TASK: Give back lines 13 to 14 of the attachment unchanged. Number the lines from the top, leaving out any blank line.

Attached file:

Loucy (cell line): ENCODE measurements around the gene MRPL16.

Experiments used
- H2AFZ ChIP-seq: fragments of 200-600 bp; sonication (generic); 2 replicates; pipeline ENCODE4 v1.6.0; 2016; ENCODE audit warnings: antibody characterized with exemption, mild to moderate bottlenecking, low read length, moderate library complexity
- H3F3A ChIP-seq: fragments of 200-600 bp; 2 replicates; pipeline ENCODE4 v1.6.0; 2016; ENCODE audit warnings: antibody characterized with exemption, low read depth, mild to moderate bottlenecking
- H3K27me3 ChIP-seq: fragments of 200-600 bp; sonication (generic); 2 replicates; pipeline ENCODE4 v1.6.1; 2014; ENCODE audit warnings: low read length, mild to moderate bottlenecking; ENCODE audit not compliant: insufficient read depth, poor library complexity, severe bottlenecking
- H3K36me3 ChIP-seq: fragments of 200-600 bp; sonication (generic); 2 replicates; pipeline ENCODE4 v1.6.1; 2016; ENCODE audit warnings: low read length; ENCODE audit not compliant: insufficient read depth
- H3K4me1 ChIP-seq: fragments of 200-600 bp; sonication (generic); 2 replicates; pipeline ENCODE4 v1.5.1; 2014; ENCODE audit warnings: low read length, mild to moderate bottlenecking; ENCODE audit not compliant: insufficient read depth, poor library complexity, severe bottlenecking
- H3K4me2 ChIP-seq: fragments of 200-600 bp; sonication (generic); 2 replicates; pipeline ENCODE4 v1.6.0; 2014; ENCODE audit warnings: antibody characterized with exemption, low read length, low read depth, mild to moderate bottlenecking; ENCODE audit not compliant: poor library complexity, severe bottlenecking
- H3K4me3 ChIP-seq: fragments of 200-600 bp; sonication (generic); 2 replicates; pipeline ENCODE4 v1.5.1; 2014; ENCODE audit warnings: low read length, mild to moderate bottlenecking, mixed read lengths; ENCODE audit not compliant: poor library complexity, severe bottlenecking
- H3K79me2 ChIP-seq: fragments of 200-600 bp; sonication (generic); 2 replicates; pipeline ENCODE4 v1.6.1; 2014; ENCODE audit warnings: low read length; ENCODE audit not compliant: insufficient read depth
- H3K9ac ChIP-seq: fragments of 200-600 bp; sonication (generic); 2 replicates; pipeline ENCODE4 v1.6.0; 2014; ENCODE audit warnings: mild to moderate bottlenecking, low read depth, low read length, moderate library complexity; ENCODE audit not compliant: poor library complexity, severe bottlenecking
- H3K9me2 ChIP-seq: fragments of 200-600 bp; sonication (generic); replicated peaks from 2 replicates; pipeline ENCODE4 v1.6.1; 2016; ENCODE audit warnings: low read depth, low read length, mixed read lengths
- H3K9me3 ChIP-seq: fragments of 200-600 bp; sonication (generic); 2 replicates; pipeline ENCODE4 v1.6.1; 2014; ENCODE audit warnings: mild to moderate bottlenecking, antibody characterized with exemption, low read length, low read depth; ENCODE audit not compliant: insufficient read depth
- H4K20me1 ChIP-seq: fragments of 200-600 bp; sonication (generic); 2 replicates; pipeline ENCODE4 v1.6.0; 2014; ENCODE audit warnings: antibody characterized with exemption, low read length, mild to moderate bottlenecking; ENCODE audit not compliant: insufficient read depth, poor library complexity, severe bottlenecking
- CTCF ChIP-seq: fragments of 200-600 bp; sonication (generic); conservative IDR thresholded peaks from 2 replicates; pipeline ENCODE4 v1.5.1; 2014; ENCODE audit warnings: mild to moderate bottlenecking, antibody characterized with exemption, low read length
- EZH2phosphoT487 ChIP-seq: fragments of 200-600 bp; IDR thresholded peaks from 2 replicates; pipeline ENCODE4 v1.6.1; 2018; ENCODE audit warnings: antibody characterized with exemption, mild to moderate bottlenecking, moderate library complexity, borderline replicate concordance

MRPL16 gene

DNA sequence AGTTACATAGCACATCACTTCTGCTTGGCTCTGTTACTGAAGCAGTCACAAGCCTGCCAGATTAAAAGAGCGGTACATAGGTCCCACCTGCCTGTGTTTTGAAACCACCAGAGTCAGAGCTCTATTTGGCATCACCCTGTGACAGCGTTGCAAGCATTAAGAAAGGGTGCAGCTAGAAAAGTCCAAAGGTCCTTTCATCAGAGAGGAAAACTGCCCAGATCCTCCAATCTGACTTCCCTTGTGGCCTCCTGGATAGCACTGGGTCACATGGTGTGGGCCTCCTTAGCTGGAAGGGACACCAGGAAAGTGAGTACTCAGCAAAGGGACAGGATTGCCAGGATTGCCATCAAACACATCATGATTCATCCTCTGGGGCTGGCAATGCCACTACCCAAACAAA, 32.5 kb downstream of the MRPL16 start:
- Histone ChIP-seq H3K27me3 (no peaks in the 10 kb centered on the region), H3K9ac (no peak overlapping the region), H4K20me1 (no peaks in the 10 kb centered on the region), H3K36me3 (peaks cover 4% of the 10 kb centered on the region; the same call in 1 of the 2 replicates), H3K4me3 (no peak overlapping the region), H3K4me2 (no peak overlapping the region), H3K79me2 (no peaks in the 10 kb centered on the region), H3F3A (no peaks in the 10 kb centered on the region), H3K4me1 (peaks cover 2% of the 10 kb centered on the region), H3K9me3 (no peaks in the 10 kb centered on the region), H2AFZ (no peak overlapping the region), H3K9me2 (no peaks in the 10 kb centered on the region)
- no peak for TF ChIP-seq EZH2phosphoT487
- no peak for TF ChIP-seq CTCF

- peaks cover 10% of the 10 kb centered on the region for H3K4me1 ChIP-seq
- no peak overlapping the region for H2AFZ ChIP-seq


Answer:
- H3K9me3 ChIP-seq: fragments of 200-600 bp; sonication (generic); 2 replicates; pipeline ENCODE4 v1.6.1; 2014; ENCODE audit warnings: mild to moderate bottlenecking, antibody characterized with exemption, low read length, low read depth; ENCODE audit not compliant: insufficient read depth
- H4K20me1 ChIP-seq: fragments of 200-600 bp; sonication (generic); 2 replicates; pipeline ENCODE4 v1.6.0; 2014; ENCODE audit warnings: antibody characterized with exemption, low read length, mild to moderate bottlenecking; ENCODE audit not compliant: insufficient read depth, poor library complexity, severe bottlenecking